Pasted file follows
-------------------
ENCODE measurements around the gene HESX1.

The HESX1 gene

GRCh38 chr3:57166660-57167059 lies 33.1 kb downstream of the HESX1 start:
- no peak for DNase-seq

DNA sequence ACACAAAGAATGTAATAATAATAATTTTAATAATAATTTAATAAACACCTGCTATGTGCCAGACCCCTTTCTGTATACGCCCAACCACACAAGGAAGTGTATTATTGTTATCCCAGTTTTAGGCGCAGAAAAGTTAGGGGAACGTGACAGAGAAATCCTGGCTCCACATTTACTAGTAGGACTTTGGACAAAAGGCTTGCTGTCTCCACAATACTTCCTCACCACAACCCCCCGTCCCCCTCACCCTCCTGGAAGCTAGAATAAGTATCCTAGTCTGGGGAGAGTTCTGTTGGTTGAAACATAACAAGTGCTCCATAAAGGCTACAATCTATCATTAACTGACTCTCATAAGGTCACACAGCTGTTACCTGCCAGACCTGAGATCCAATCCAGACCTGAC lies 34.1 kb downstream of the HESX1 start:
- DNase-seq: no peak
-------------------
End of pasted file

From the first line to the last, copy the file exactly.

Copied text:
ENCODE measurements around the gene HESX1.

The HESX1 gene

GRCh38 chr3:57166660-57167059 lies 33.1 kb downstream of the HESX1 start:
- no peak for DNase-seq

DNA sequence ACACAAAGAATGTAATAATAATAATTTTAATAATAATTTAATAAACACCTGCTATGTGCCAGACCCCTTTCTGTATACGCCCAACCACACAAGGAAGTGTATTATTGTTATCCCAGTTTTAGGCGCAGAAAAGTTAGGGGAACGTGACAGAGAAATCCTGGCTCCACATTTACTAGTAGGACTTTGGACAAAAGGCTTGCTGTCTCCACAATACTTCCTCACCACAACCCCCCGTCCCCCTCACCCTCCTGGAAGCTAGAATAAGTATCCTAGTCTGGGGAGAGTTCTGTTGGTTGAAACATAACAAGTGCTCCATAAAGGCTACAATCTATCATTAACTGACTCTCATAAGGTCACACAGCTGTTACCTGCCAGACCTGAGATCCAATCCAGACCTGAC lies 34.1 kb downstream of the HESX1 start:
- DNase-seq: no peak